Collecting and preserving meteorites since 1998.
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Bondoc Mes-B4
Dalgaranga Mes-A
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Dalgaranga Mes-A
The Dalgaranga crater was first described in 1938 by E.S. Simpson.  It had been discovered by a local rancher some fifteen years previously, and was not well-studied until H.H. Nininger travelled to the site in 1959.  Nininger recovered some 230 small fragments totaling less than a few kilograms, the largest weighing around two ounces (the average size of the specimens he recovered was reportedly 1/9 of an ounce, or ~3 grams).3 

The crater is approximately 24m in diameter, and it is the only known crater formed by a mesosiderite.  Local rock exhumed by the crater was studied isotopically and found to have been exposed on the surface for approximately 270,000 years.1 It is one of the smallest known true simple fragmentation craters known in the world, and it has recently come under more study because of its possible use as an analogue to impact craters on Mars that have undergone slow erosion over relatively long periods of time.2  Thanks to the climate of the region for the past several hundred thousand years, this small crater has been well preserved.  It should be noted that the mesosiderites found around the crater have a terrestrial age matching that of the crater, and they have one of the highest non-Antarctic Earth-residency times of any meteorites.  A few Omani Lunars have terrestrial ages in the millions of years, but a terrestrial age of 270,000 years is very uncommon. 

Update as of 12/2013: A recent study has been published clarifying the age of the crater and some other information.  Here's a link: The Discovery and History of the Dalgaranga Meteorite Crater, Western Australia.  As it turns out, the age of the crater is poorly defined and could be as low as ~25,000 years (there are a few lower estimates, but those seem doubtful).  The article also suggests that less than ~30 kilograms of material has been recovered and curated, with specimens being nearly impossible to find since the 1950's.  And it contains a wealth of other information worth reading if you're curious about the meteorite and its enigmatic crater.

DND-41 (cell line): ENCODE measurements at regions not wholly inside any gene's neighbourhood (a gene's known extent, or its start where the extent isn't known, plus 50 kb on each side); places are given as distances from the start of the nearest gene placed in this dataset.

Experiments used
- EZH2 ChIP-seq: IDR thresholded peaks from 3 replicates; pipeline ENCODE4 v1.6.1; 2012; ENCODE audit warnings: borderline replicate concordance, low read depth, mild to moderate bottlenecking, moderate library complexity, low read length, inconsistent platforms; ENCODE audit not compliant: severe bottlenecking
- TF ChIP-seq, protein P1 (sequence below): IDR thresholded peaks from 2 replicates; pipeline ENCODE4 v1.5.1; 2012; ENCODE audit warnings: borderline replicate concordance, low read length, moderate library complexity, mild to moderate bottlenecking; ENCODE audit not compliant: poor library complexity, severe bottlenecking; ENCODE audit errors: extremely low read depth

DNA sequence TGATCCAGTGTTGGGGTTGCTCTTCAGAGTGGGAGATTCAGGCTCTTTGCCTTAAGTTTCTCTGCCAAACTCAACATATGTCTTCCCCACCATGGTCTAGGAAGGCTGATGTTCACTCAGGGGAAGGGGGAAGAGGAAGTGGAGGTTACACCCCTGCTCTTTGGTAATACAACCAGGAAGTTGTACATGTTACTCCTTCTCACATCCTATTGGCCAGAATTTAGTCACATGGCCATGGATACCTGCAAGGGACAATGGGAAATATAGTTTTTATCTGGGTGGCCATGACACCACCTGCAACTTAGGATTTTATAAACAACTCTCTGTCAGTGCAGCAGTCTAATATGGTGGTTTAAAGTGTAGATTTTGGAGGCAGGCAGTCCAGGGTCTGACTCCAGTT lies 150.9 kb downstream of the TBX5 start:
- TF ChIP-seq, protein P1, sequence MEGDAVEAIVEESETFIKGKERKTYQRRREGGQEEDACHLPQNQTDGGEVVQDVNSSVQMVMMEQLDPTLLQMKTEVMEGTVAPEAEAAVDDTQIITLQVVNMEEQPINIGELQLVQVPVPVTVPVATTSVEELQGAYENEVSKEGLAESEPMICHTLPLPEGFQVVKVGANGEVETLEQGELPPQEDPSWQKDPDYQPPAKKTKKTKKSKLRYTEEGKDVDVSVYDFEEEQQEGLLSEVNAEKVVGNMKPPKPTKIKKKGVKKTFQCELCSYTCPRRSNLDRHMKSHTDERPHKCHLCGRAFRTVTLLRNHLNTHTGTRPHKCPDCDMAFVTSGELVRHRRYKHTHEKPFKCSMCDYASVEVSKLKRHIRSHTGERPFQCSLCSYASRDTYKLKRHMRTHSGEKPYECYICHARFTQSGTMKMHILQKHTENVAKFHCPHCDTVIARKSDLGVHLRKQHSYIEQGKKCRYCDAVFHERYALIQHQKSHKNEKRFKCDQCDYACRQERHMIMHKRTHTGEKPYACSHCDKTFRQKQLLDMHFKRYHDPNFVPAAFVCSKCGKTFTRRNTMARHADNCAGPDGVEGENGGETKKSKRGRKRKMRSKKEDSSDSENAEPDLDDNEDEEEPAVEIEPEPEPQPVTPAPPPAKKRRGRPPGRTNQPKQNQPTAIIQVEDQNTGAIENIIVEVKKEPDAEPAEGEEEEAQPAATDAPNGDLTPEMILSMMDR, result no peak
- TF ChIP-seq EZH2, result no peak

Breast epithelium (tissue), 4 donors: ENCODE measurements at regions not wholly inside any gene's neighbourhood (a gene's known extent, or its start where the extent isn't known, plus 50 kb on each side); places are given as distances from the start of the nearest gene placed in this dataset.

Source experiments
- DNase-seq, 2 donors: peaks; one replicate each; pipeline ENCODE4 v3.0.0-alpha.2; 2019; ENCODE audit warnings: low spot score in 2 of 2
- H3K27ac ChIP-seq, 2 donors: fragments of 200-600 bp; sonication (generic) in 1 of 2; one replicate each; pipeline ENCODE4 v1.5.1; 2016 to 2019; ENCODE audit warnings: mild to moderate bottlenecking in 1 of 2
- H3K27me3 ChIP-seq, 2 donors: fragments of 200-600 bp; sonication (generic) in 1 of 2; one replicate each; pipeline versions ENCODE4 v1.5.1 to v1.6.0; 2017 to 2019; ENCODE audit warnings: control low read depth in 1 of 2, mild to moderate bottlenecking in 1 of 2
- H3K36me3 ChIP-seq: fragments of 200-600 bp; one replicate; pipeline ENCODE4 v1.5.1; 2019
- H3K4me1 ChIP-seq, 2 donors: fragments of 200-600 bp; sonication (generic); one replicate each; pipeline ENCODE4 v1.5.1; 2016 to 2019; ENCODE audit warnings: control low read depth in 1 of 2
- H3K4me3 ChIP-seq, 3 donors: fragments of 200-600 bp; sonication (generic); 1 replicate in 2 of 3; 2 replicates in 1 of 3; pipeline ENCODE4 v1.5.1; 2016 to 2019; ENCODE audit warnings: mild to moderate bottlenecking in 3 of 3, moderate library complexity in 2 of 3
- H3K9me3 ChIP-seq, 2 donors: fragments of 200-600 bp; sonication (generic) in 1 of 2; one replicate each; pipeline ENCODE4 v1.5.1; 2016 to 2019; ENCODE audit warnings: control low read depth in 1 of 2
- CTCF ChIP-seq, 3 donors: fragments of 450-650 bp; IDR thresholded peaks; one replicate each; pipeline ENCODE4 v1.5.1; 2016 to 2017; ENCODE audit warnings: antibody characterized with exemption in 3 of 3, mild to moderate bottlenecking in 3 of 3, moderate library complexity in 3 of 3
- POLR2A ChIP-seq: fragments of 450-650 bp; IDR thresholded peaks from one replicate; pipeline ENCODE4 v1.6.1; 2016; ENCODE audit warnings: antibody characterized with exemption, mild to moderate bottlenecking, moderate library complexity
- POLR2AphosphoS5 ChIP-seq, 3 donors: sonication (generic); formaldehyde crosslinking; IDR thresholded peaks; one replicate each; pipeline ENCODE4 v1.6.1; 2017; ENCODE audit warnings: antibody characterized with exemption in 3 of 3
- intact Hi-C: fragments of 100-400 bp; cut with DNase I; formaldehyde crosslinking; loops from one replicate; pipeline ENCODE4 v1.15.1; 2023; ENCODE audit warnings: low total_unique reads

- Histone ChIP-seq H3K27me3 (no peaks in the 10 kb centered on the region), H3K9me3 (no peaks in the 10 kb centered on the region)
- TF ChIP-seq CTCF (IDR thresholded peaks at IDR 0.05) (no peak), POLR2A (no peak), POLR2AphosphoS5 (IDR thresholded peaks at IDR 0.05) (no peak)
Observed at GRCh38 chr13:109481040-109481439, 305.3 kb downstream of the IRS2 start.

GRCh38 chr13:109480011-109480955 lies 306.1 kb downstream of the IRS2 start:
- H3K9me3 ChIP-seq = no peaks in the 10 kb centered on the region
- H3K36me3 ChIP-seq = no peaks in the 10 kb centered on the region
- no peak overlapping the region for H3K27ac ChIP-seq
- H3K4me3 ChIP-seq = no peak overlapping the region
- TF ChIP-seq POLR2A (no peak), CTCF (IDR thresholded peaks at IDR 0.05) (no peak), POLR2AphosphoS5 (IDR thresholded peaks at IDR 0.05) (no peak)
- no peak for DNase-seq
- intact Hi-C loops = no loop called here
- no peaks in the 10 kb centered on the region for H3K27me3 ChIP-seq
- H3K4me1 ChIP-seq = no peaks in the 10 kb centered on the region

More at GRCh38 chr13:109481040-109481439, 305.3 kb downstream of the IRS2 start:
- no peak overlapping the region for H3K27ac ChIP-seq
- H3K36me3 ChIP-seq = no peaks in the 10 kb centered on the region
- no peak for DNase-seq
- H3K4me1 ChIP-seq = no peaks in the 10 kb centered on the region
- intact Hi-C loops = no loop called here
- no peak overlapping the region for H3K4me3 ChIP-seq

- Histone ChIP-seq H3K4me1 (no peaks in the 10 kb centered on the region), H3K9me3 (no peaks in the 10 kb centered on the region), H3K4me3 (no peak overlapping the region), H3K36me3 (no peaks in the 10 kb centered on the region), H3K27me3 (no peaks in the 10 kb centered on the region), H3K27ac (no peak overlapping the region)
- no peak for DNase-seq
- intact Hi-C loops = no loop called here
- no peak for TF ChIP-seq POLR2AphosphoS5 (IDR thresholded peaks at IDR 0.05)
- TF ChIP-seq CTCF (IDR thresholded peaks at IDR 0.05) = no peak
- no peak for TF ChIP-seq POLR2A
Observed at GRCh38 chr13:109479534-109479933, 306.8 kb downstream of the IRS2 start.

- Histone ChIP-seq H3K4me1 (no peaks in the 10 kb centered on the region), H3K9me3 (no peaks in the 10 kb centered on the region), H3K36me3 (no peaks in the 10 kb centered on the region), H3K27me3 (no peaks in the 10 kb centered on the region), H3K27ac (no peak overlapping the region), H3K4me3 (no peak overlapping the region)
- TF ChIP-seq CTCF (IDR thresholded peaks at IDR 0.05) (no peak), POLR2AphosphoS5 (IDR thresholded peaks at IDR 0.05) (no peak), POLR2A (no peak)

I was a little confused about how to price these - on the one had, price per unit weight usually goes down when specimens get larger, but on the other hand, larger specimens of Dalgaranga are much less common than smaller fragments.  I decided to use a flat scale at ~$20/g - it's as low as I could find elsewhere on the internet.  If you can find better, please let me know.   
These specimens come from the R.A. Langheinrich Collection.  The smaller specimens will be shipped in 2 x 1.25 inch plastic foam-lined cases.  The larger specimens are in glass-fronted riker cases with Langheinrich labels (noted in descriptions).  I can substitute a glass vial with cotton instead of the plastic case if desired, but I may not have vials large enough to accomodate every specimen on this page.  

0.273 gram fragment - $5

A nice desert-varnished fragment, no internal cracks.
0.273 grams - $5
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0.780 grams - $15

A nice desert-varnished fragment - looks like it's a later natural break off of a larger surface fragment.
0.780 grams - $15
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2.261 gram fragment -

A solid desert-varnished fragment with an elongated shape.  This one has a large flat side that might be good for polishing a window.  
2.261 grams - $40
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2.369 gram fragment -

This fragment is solid, but does show some fractures.  It was likely shattered, as most Dalgaranga fragments have been, by the impact that formed the crater.  Or perhaps by the subsequent ~230,000 years it has spent on Earth.  Either way, pretty cool.
2.369 grams - $45
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15.246 gram fragment -

This fellow has one flat desert-varnished side and one rougher side (second photo) that looks like a fresher break.  It's a pretty flat piece, so it has good surface area.  Comes in a riker case with Langheinrich collection label. 
15.246 grams - $300
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23.532 gram fragment -

This fellow's pretty.  100% desert-varnish/old patina and a great shape that's almost artistic, very aesthetic.  A solid chunk of this rare meteorite.
  This is substantially above the average size of the specimens recovered by H.H. Nininger in the weeks he spent at the crater.  Comes in a riker case with Langheinrich collection label.
23.532 grams - $450
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36.807 grams - $700

This chunky piece is stunning.  The desert-varnish shines, and the specimen has a funny curved shape that makes it seem larger than its weight.  Beautiful patina, appears to be an older surface find.  Dalgaranga is extremely uncommon in this size range. 
Comes in a riker case with Langheinrich collection label (it barely fits!).   
36.807 grams - $700
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3Find A Falling Star, H.H. Nininger, 1972



6.182 gram fragment -

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